New edition of Fielding School scholar’s landmark work on U.S. healthcare published
A landmark work that details the strengths and weaknesses of the U.S. healthcare system, including how it lags behind those of other wealthy countries in measures that include infant mortality, has been published in a revised edition.
The second edition of “United States: Health System Review,” co-authored by Thomas Rice, UCLA Fielding School of Public Health distinguished professor of health policy and management and published by the World Health Organization, is now available. The work, first published in 2013 and extensively updated for the new 2020 edition, makes clear the problems the United States faces in delivering healthcare, lead author Rice said. The second edition is also now available from the University of Toronto Press as "Health Systems in Transition: USA."
“Our country’s health system has both considerable strengths and notable weaknesses; we have a large and well-trained health workforce and a wide range of high-quality medical specialists, as well as secondary and tertiary institutions, a robust health sector research program and, for some, among the best medical outcomes in the world,” Rice said. “But the U.S. also suffers from incomplete coverage of our citizenry and health expenditure levels per person far exceeding all other countries.”
The authors, who include scholars from universities in California, Florida, Texas, and Virginia, point out that:
- The United States spends far more money on healthcare per head than any other country – 30% more than the second-highest country, Switzerland.
- Because of the U.S. federal and private healthcare systems, the totals also vary widely between different states and territories; spending per head ranging from about $6000 in Utah to more than $12 000 in the District of Colombia.
- Public sources constitute just under half of healthcare expenditures in the United States, private third party payer sources about 40%, with the remaining 11% being paid by individuals out of pocket.
- Even though the proportion of public and private spending on healthcare is roughly comparable, only a minority (36%) of the US population is covered by the public financing system – mainly through Medicare and Medicaid.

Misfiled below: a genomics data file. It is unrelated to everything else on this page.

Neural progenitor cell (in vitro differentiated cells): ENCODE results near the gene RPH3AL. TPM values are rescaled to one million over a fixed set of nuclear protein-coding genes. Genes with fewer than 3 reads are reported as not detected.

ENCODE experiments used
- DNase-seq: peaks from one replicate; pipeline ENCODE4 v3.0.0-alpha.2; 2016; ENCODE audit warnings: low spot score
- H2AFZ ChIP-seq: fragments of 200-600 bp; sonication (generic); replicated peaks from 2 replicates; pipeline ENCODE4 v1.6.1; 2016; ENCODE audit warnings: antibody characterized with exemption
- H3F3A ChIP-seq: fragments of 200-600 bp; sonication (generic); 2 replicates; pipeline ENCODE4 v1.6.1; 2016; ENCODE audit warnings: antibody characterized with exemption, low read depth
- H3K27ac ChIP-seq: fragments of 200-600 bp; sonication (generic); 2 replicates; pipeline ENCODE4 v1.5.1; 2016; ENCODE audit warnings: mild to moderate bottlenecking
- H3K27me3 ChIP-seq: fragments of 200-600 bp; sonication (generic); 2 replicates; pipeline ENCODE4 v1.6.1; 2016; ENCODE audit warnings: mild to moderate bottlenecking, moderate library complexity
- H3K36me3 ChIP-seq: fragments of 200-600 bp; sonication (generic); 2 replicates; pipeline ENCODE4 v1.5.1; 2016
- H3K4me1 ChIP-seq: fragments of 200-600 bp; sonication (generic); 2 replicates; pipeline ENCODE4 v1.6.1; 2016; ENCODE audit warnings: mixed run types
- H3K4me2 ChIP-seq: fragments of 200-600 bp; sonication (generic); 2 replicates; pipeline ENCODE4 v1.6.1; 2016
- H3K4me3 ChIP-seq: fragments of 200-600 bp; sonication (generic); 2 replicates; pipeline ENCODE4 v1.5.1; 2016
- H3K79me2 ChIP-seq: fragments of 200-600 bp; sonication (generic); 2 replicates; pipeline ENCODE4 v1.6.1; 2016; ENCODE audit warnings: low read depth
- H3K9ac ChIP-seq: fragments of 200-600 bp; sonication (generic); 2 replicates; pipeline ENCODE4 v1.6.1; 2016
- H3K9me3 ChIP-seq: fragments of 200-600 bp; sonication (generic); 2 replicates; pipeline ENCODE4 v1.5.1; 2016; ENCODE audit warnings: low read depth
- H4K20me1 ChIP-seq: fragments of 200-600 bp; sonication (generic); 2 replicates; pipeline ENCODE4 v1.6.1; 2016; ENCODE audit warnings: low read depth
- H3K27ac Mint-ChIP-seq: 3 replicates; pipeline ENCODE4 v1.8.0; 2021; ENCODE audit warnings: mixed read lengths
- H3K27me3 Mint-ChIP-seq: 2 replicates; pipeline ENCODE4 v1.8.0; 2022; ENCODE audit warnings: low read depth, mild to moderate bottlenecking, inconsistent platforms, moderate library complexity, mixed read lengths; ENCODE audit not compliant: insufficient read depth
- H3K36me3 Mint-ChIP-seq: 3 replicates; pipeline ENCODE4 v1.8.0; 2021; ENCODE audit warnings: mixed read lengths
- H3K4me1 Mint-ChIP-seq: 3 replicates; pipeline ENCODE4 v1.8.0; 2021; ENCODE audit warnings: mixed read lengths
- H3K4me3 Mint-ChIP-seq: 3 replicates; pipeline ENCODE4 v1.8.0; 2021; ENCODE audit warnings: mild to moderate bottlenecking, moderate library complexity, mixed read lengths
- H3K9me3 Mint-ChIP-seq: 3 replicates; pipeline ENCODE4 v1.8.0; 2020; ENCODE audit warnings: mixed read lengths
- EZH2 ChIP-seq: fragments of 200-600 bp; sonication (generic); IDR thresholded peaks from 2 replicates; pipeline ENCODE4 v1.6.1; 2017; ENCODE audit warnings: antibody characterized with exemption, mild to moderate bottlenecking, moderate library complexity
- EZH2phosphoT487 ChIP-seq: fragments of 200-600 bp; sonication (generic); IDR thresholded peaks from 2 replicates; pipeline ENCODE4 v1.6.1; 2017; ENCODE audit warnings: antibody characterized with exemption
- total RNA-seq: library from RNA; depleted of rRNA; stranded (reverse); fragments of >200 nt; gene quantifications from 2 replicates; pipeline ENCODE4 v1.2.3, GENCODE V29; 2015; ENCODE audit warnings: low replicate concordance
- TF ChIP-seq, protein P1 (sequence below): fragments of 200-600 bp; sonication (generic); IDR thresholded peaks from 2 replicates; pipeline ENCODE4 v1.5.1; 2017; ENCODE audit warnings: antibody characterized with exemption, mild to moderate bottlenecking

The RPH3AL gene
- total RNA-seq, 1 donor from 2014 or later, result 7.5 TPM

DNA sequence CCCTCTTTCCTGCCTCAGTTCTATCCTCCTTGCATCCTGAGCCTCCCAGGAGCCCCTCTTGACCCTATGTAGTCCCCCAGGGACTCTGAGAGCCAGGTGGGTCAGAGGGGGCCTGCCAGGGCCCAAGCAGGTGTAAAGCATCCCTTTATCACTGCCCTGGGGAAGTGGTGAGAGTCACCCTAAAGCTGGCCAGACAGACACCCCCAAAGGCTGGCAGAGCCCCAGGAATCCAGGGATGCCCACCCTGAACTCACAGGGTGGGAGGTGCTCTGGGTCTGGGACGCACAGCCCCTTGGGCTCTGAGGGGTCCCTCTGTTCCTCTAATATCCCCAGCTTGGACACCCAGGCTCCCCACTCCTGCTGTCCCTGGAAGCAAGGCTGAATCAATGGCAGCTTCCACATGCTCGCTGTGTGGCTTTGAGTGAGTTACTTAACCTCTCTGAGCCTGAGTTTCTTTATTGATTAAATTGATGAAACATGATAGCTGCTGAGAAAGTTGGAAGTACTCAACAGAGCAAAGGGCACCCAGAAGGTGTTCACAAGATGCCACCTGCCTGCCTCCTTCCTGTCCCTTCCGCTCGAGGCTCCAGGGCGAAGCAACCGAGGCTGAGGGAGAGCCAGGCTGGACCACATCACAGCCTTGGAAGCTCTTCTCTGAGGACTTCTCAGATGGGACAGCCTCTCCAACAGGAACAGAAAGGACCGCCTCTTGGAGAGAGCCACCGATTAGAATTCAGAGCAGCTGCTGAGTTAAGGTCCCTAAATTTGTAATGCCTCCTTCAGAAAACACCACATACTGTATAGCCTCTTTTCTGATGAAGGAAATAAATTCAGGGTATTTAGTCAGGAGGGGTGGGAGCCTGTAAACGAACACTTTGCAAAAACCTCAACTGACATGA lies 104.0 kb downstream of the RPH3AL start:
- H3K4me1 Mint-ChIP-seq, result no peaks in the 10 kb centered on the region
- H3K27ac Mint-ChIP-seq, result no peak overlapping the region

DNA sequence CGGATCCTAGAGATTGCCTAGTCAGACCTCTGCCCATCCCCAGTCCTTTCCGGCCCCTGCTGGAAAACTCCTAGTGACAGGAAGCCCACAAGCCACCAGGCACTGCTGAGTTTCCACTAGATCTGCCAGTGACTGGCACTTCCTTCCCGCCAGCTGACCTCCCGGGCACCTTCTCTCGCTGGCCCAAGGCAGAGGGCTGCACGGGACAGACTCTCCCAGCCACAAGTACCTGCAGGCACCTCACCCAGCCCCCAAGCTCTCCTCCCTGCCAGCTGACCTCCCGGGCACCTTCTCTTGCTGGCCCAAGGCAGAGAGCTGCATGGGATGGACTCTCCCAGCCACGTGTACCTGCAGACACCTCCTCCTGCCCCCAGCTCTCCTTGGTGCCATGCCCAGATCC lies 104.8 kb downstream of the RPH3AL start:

- Currently, the majority of Americans (55%) receive their coverage from private health insurance, with most privately insured individuals obtaining coverage through an employer.
- One in 10 Americans remains uninsured.
A complex and expensive system has not led to the best returns for the money, according to co-author Andrew Barnes, associate professor of Health Behavior and Policy at Virginia Commonwealth University, and a graduate of the Ph.D. program in Health Policy and Management at the Fielding School.
“The United States ranked in the bottom quartile in life expectancy among 36 wealthy countries, at 78.7 years, which is about two years below the median,” Barnes said. “The only countries that are lower have per capita GDPs about half that of the United States, and the relative position of the United States has fallen over time.”
As recently as 1980, for example, U.S. life expectancy was at the median, exceeding Austria, Belgium, Germany, and the United Kingdom. In terms of infant mortality, U.S. rates have declined substantially over the past three decades but not as fast as other countries. As a result, the U.S. ranks among the highest in infant mortality among relatively wealthy countries.
“In 2014, the most recent year in which comparable data are available, the U.S. had the highest infant mortality rate of any country with comparable income; the only ones with higher rates are Chile, Mexico, and Turkey,” Barnes said. “Although U.S. rates have dropped considerably – 37% in the 24-year period ending in 2014 – other countries’ rates have declined faster.”
Spain is an example of how much other countries have improved. In 1970 its infant mortality rate was 40% higher than that of the U.S., which in 1970 was almost at the median. In 2014, Spain had fewer than half the number of infant deaths as the U.S. Infant mortality rates do vary a great deal within the US, however. Massachusetts’ rate of 3.9 deaths per 1000 births, for example, is less than half that of Alabama, Louisiana and Mississippi – although still above the European average.
“One possible reason for the poor showing of U.S. infant mortality relates to pre-term babies – although it is not the only reason,” Rice said. “More such babies are born in the U.S., which could be due both to problems with prenatal care and the health of mothers, but also because more of an effort is made in the U.S. to save such babies.”
The data included in the revised 2020 edition make it clear that addressing the issues depends greatly on political decisions at the national level, Rice said.
“The adoption of the Affordable Care Act in 2010 resulted in greatly improved coverage – but a change in political administration resulted in subsequent efforts to scale back the legislation,” Rice said. “The direction of future health policy will almost certainly depend on which political party is in power.”